Long after this misreporting had been publicised, Newsnight was still claiming that "the Asian tsunami has provided a perfect example of the need for an effective UN under an activist Secretary General. This time Kofi Annan was quick off the mark and America's independent efforts soon looked superfluous."
Last week the BBC went overboard in puffing the launch of the A380 airbus, "a triumph of European co-operation". Yet when the EU insisted that it would only lift its crippling tariffs on Thai prawn exports if Thailand paid out £1.3 billion to buy six of these aircraft, this was ignored by the BBC. Equally unreported was the plea of Thailand's prime minister that his country did not want money from the outside world. What it wants is an end to the EU's discriminatory tariff against the country's main export, which since 1997 has cost its economy £3 billion, twice as much as all the disaster aid offered to the region.
The problem in getting the BBC to report fairly is that its employees are so enthralled by their collective mindset that they cannot see how unprofessional they have become.
The European Commission has launched a secret weapon in its campaign to win ratification for the EU Constitution. Margot Wallstrom, the Commission's Swedish vice-president in charge of improving the EU's image, has launched her own personal web log (or "blog").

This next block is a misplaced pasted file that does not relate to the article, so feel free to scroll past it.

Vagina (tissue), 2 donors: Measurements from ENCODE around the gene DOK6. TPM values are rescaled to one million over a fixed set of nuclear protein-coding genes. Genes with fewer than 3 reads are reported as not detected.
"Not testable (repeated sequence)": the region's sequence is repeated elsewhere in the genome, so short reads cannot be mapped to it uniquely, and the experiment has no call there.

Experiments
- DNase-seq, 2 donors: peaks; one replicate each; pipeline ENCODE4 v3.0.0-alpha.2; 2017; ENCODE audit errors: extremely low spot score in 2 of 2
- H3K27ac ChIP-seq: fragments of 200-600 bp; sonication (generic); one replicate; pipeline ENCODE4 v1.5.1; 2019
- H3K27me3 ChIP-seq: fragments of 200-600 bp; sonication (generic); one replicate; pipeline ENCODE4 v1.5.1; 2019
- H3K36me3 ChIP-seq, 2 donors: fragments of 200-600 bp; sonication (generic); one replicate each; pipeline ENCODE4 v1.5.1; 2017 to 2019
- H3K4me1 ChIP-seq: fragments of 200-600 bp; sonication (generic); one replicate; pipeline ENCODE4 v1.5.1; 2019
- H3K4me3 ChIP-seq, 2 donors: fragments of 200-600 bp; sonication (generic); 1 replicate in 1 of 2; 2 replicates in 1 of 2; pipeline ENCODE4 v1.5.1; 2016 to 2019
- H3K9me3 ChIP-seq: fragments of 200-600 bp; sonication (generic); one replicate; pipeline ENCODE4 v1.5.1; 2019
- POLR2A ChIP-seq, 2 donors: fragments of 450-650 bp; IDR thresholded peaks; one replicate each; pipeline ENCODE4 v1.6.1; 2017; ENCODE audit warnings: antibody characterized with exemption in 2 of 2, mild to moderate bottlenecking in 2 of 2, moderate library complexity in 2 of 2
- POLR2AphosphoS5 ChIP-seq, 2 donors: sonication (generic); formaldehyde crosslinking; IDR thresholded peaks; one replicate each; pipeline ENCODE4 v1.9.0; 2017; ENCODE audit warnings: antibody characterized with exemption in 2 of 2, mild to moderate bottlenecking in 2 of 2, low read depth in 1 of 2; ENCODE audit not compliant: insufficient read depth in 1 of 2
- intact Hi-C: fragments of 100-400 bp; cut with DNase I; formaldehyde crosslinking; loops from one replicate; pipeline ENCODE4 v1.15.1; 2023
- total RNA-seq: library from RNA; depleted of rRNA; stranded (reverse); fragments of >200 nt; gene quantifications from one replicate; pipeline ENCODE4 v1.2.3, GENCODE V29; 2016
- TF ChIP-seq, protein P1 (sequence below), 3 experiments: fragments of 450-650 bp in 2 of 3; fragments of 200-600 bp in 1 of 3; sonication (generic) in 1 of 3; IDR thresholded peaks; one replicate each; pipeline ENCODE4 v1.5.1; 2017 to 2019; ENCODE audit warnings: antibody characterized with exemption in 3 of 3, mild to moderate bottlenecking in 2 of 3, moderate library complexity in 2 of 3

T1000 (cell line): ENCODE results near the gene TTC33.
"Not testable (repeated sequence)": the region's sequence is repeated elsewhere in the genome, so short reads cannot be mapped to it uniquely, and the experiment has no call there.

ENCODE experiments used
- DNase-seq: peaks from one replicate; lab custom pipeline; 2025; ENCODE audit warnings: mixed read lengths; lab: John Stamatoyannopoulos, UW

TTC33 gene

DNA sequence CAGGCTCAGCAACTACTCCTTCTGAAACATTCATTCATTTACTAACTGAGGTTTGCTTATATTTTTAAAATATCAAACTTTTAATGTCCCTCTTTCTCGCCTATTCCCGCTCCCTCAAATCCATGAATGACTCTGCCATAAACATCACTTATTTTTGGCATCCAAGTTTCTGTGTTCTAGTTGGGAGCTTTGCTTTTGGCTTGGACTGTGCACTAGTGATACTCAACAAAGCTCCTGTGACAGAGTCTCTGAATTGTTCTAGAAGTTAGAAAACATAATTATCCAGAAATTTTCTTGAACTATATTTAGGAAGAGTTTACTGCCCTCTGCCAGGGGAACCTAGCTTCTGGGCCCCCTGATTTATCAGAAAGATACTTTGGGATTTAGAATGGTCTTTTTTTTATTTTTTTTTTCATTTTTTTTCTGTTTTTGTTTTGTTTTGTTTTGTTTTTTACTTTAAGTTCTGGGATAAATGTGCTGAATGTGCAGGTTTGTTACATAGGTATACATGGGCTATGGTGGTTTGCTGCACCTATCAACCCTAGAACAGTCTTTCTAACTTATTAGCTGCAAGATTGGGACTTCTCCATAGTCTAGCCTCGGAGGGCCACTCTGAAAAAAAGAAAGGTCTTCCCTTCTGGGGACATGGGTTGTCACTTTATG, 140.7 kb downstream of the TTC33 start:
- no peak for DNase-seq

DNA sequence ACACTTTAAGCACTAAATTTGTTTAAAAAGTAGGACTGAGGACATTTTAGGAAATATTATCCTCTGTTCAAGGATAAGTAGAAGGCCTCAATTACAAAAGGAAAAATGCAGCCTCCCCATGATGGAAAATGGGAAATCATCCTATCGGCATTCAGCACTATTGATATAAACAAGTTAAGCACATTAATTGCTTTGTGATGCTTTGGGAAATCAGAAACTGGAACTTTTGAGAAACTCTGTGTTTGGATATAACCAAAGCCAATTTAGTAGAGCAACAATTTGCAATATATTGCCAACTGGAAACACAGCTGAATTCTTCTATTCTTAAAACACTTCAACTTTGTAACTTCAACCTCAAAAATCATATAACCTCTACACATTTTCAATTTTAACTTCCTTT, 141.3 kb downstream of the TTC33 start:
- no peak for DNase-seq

Eurosceptics are flocking to read her attempts to give the Commission a "human face", as she gives her hilarious account of how a friend brought her back a present from India. As the former environment commissioner, responsible for a swathe of draconian environmental directives, Miss Wallstrom was so excited by the bag made from recycled newspaper that her friend eventually had to point out that the present was not the paper but the shawl inside it.
Most fascinating of Miss Wallstrom's revelations, however, in a blog entry on the tsunami disaster, is that she and her colleagues are kept so busy that they must transact most of their business over dinners and lunches, which can last "three or four or even more hours". Five days a week of four-hour lunches and dinners must surely put them in danger of breaking the 48-hour week laid down by their working time directive? But if this is how the commission hopes to win over the "people of Europe" to the constitution, how can they lose?
Before Christmas I reported on the plight of a Cornish company which for 30 years has been dredging off Falmouth for the dead remains of maerl, or calcified seaweed, which it sells as a much-prized organic fertiliser. To meet its targets under the EC habitats directive, English Nature (EN) had decided this practice must stop, putting the eight employees of Cornish Calcified Seaweed out of work.
In a pained letter, EN's director of communications, Philip Newby, claims that I was mistaken as to why the maerl deposits were diminishing. Nor had EN threatened legal action against Falmouth's harbour board. He suggested that in future I should consult his senior press officer to ensure that my articles were accurate.
In reply I cited the consultants' report which made clear that much of the removal of maerl could be ascribed to storm and wave action. I also quoted EN's letter of November 2004 to the harbour authorities stating that, unless they withdrew the dredging licence, they would be " vulnerable to legal challenge". I hoped, in conclusion, that Mr Newby could "appreciate why I prefer to rely on primary documentary support rather than on the `guidance' given by press officers."